Gray Court, LCWSC closer to management deal

The Gray Court Pharmacy closed abruptly on Nov. 6 after 42 years in business. (Photo by John Clayton)

The Town of Gray Court could soon be out of the water business – at least for a while.

The town council voted unanimously to allow Mayor Stellartean Jones to sign a proposed six-year agreement that would transfer the town’s water operations to the Laurens County Water and Sewer Authority.

The agreement is pending final approval from the LCWSC’s Board of Trustees and its next regular meeting at the end of November.

“We’re both going into it with the right attitude, and I think it’s a win-win for both of us,” said LCWSC Executive Director Jeff Field. “I think it’s a plan that we will be able to get done.”

The agreement would also provide Gray Court customers with 350 new water meters, replacing all of the meters currently online in Gray Court, some of which are aging. The new meters can also be read remotely, alleviating the need for meter readers on a regular basis, Field said.

The cost of replacing the meters currently in service is estimated at $150,000, which would be paid back to the LCWSC through water billing at $25,000 annually over the lifetime of the contract. The six-year deal includes a three-year initial agreement coupled with a three-year option for renewal.

“It will be different and something to adjust to, but I think once the citizens get into it more they’ll realize it’s a different agreement,” said Gray Court Mayor Stellartean Jones.

Customers will still be able to pay their bills at the Gray Court municipal offices, but will also be able to pay online and by credit card through the LCWSC’s system.

Field said when introducing the plan in October that Gray Court billing will go up an average of $1.81 as they will be asked to pay LCWSC rates.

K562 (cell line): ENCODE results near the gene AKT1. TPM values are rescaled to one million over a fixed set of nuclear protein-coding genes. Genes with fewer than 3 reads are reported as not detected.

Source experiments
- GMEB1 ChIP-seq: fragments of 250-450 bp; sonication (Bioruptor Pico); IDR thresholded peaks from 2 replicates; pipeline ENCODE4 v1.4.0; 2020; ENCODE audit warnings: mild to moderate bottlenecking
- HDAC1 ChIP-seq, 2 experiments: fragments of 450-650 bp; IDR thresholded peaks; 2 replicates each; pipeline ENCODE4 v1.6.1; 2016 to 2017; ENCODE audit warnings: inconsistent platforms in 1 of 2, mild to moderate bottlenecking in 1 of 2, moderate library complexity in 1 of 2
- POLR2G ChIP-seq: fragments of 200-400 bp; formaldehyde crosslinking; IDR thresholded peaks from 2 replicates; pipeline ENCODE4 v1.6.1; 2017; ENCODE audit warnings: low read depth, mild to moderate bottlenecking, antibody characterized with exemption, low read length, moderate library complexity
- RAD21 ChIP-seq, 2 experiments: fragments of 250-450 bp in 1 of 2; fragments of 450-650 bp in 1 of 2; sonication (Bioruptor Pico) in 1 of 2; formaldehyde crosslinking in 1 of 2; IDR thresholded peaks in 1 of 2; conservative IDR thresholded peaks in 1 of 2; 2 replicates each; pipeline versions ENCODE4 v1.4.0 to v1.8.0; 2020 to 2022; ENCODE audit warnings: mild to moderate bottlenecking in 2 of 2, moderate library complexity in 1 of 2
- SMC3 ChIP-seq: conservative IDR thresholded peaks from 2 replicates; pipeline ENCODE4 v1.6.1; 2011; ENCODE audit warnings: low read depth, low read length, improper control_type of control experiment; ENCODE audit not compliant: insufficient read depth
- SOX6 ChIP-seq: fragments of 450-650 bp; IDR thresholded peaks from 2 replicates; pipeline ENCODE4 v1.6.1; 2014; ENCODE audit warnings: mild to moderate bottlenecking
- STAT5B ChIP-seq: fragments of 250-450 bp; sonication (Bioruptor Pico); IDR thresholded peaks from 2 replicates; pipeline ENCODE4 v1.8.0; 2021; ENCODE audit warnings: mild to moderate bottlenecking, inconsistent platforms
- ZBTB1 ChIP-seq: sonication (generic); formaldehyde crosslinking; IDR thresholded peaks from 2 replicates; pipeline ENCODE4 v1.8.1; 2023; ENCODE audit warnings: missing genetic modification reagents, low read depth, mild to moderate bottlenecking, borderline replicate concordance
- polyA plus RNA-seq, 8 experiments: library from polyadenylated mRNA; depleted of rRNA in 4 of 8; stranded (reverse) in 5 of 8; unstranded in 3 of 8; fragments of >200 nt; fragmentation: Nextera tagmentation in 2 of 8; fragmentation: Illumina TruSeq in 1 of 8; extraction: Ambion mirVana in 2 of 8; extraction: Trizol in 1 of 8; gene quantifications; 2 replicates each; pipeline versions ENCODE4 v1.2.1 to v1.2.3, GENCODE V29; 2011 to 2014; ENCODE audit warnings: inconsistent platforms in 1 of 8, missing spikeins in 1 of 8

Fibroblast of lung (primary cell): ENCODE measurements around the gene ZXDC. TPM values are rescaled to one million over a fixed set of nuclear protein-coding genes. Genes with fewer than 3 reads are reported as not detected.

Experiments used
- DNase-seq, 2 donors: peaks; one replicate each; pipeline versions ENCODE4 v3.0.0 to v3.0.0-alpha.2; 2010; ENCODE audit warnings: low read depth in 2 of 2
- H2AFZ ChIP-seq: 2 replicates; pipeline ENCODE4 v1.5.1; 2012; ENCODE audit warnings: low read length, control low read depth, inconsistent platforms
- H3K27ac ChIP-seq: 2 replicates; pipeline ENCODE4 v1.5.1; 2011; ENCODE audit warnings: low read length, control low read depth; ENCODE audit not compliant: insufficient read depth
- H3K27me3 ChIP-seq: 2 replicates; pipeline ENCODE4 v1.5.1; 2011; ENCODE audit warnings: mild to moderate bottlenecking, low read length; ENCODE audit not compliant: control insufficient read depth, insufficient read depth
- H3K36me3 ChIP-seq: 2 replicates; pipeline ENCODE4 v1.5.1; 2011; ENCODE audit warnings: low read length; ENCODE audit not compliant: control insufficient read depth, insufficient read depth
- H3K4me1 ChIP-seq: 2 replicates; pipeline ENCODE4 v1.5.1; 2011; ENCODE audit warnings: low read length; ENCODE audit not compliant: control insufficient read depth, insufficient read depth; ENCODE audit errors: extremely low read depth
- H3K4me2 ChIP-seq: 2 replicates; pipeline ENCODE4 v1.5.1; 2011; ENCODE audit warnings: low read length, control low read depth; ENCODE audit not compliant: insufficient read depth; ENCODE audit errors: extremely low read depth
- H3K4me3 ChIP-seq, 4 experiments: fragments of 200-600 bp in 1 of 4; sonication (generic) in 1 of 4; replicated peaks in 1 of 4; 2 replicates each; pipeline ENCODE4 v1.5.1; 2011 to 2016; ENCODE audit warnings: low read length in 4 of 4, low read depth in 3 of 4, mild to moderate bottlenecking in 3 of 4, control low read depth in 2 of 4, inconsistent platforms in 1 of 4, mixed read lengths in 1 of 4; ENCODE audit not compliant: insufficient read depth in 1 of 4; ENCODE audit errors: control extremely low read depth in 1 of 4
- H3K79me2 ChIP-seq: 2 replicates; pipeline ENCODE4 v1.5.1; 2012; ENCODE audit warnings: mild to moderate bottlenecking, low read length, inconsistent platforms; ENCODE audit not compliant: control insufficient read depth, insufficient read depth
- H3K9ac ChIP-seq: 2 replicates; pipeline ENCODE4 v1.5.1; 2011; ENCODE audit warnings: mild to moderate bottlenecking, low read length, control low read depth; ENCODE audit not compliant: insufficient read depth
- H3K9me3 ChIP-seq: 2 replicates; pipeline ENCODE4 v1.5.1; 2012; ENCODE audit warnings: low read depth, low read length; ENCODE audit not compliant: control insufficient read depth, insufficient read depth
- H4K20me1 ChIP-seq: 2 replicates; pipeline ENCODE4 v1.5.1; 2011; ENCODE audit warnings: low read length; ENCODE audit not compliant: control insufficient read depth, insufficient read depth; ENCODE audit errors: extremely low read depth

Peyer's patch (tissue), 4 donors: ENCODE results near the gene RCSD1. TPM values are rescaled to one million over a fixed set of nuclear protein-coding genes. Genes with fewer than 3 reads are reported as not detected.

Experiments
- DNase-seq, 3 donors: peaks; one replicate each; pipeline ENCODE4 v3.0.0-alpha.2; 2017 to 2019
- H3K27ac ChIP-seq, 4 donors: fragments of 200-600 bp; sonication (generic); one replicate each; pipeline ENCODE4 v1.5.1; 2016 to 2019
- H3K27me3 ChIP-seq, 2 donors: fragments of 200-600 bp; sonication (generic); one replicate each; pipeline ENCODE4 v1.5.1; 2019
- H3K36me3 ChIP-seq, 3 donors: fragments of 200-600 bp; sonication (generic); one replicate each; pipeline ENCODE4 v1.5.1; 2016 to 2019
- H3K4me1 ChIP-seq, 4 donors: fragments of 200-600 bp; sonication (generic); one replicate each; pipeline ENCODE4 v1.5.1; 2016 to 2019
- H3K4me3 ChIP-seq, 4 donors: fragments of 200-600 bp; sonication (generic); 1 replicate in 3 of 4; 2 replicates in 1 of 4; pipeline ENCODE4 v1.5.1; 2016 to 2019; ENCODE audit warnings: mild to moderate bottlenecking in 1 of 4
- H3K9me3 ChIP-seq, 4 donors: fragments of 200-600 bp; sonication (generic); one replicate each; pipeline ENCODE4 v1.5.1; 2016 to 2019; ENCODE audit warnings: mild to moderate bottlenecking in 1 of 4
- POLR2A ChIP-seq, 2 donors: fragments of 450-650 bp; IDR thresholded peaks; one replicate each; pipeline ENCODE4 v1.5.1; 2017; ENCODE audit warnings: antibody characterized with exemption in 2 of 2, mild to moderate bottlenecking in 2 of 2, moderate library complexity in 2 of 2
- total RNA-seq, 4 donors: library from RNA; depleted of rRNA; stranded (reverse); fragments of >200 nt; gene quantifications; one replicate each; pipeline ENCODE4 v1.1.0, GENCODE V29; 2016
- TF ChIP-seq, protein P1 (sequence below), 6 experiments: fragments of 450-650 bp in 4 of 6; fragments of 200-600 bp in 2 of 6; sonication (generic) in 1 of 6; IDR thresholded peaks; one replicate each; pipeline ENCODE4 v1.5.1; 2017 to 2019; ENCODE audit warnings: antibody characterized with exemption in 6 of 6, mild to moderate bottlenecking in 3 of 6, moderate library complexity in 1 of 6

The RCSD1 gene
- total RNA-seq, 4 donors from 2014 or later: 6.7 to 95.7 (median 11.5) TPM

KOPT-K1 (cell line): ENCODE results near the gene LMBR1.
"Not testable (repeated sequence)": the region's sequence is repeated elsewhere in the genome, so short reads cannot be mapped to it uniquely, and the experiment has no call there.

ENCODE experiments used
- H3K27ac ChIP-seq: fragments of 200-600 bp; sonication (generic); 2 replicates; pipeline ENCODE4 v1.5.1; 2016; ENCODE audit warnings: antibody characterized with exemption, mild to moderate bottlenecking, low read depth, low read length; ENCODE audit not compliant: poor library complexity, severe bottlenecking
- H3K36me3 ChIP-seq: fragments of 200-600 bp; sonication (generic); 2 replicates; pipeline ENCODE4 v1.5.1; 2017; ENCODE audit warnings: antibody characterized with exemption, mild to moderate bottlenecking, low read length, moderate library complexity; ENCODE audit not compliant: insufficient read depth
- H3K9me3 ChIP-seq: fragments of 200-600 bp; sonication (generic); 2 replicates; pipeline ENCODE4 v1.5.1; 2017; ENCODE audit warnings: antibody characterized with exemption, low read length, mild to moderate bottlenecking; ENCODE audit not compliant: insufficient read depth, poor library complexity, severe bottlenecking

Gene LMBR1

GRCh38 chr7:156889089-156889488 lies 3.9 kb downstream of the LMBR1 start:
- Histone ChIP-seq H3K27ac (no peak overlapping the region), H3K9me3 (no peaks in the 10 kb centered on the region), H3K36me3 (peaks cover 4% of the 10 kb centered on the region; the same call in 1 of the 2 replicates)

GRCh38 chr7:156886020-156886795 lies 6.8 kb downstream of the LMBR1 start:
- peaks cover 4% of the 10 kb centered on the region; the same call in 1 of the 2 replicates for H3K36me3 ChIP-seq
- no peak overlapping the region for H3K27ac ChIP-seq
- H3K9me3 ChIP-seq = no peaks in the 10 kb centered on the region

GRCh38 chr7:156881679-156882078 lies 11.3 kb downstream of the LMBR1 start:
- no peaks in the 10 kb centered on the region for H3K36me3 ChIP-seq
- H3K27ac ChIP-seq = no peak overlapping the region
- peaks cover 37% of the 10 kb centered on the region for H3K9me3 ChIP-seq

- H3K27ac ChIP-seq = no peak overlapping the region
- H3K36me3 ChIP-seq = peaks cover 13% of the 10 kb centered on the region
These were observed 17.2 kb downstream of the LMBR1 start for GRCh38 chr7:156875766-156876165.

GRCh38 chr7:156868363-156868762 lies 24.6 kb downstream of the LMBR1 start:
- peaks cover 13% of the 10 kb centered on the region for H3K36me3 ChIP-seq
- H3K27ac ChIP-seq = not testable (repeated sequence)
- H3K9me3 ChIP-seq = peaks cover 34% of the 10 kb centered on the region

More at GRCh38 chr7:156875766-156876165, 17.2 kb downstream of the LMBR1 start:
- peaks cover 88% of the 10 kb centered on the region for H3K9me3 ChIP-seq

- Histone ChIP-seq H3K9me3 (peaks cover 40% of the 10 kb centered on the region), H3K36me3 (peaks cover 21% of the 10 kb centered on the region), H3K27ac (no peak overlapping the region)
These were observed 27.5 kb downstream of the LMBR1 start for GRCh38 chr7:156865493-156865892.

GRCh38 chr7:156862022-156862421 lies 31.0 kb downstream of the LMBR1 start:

Field said the agreement is a natural fit for the LCWSC and for the town.

“We already sell them water at wholesale and they’re in the center of our service area,” he said.

Jones said she believes the agreement will be good for the town, but did not say Gray Court is out of the water business for good.

“I think it’s going to be a good thing for now,” she said.

 

Real estate plan

Two local developers are in negotiations with the town to purchase less than an acre of land connected to a parcel they already own in downtown Gray Court near Highway 101.

Developers Bill Smith and Jesse Ireland discussed their plans for the properties, which they said could bring multi-purpose shopping plaza and more to the town.

“We want stable-type businesses to come,” Ireland said. “Separately, (the properties) aren’t worth anything, but together it could be the beginning of something. If we can get a stable business in there – a national chain or something like that, everything will follow that.”

The developers are to meet with Town Manager Garry Smith and legal representation to attempt to work out an agreement on the town-owned property.

 

Pharmacy closed

The Gray Court Pharmacy, which had served local residents since 1977, closed on Nov. 6 when its owner/pharmacist took a job in Fountain Inn with the a chain store.

Jones said losing the downtown store was a blow for residents and the town.

“A lot of seniors used that drugstore,” she said. “We want more businesses here, and it hurts to lose one.”

 

Animal control

Laurens County Animal Control is seeking a new contract with the town. LCAC Supervisor Geoff Brown said the contract between his agency and the town had not been changed or renegotiated in several years.

Brown said the LCAC has taken in 109 dogs from Gray Court alone this year. It has taken in more than 1,000 countywide.

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